Czechs Protest Against Pension Revamp by Cost-Cutting Government
(Bloomberg) -- Thousands of Czechs took to the streets to protest against planned changes to the pension system that may include raising the retirement age to rein in budget spending.
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Labor unions said about 2,000 people marched in front of the cabinet building in central Prague on Wednesday, and the CTK newswire cited a police estimate of several thousand. The leader of the largest opposition party, billionaire former Premier Andrej Babis, and officials from far-left and far-right groups also endorsed the demonstration.
While smaller in size and intensity, the demonstration echoed the backlash in France, were workers have paralyzed transport, utilities, air travel and other parts of the economy over President Emmanuel Macron’s efforts to overhaul the pension system, including raising the minimum retirement age by two years to 64.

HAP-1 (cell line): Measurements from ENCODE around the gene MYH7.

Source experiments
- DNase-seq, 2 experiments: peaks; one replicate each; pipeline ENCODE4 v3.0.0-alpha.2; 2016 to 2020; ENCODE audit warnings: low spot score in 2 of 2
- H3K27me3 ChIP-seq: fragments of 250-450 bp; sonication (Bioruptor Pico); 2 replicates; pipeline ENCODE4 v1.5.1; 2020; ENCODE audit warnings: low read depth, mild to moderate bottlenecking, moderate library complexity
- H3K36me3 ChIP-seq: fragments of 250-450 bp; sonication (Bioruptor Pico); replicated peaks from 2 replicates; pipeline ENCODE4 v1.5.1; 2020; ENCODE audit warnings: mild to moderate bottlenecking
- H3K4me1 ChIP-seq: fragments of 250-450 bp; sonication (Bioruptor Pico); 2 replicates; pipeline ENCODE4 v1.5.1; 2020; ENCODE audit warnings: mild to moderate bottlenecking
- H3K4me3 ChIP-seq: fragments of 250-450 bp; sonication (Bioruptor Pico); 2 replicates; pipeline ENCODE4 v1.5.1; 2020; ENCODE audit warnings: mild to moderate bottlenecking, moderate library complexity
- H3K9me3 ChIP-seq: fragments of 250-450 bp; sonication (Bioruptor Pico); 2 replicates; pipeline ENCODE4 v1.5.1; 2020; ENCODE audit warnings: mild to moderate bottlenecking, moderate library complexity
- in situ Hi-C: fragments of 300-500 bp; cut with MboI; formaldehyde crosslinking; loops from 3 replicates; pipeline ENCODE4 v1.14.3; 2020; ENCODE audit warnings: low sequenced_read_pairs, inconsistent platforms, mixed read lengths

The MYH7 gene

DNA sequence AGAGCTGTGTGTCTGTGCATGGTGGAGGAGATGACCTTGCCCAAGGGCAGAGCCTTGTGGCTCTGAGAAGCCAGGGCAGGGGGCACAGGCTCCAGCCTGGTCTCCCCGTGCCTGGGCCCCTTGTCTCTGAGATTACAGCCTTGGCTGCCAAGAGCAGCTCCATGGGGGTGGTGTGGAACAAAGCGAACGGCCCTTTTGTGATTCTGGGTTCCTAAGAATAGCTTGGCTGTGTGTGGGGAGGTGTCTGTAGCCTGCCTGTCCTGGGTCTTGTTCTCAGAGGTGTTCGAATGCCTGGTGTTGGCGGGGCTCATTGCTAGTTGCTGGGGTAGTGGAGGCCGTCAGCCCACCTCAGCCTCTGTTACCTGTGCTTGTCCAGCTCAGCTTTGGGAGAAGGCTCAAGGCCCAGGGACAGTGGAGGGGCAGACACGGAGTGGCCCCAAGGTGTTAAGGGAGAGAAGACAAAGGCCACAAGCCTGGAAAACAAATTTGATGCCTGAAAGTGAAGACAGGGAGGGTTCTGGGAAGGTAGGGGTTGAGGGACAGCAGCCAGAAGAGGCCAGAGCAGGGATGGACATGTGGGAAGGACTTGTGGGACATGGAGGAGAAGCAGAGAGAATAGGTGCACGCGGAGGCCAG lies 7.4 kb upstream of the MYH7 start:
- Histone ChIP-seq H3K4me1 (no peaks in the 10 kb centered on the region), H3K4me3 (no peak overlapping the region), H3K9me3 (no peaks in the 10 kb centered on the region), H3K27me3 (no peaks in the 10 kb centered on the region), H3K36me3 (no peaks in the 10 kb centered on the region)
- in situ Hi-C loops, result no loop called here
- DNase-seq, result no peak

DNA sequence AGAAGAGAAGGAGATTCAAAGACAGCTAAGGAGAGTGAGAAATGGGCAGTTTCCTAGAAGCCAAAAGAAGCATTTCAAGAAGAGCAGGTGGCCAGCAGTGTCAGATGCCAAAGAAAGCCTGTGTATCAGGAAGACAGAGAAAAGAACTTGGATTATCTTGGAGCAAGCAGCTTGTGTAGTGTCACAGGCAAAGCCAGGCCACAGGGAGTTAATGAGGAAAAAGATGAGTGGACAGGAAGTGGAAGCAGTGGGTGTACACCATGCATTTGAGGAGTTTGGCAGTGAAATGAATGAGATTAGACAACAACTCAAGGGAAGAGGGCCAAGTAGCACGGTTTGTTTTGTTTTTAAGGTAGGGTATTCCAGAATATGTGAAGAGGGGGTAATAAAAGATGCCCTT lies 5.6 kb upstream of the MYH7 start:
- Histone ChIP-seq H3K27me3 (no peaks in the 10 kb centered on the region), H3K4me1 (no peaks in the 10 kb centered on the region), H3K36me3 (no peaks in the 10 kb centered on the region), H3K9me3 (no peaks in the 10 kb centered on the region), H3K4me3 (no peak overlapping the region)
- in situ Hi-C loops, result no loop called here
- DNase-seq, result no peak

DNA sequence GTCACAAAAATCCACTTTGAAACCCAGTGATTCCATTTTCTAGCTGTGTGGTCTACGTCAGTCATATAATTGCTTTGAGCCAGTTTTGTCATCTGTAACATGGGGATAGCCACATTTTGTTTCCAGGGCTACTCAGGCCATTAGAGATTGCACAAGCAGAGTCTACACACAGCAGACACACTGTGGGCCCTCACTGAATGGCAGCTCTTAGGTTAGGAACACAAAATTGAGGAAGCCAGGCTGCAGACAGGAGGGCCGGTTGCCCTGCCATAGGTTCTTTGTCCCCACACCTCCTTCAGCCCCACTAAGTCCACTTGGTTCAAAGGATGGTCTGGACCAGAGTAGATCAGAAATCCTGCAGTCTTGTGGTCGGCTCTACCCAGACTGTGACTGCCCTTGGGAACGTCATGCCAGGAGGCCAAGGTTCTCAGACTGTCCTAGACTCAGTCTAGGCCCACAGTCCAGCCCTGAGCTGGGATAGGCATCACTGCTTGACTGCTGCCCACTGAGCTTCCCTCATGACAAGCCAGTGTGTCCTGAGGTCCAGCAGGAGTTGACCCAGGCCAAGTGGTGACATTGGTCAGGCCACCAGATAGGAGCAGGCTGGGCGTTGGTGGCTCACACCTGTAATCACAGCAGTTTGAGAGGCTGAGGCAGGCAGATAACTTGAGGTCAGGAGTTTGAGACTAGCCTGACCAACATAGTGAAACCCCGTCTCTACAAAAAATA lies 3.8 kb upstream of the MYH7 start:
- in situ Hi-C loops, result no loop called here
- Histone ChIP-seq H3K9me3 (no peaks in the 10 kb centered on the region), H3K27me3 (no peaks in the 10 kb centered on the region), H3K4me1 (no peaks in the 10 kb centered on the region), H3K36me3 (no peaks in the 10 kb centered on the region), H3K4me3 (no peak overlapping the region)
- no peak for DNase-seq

The criticism in the Czech Republic focused mainly on an idea floated by Finance Minister Zbynek Stanjura to raise the retirement age to as high as 68, from 65, for people who are now 40 years old or younger. The ruling coalition has already pushed through a bill that changes the formula for automatic inflation-linked increases in pensions to save money.
“If someone wishes to escalate this, then there won’t be enough buses in this country to bring us here and we’ll fill up all of Prague,” said Jaroslav Povsik, the head of the unions at Volkswagen AG’s unit Skoda Auto, the largest Czech manufacturing company and the country’s biggest exporter.
Earlier this month, Czech Prime Minister Petr Fiala’s center-right government approved a bill to slow the growth of pension payments as it seeks to meet its promise to cut pandemic-era budget deficits.
President Petr Pavel signed the bill into law, but said he said he had doubts whether the measure is constitutional and backed the opposition’s call for a review by the Constitutional Court.
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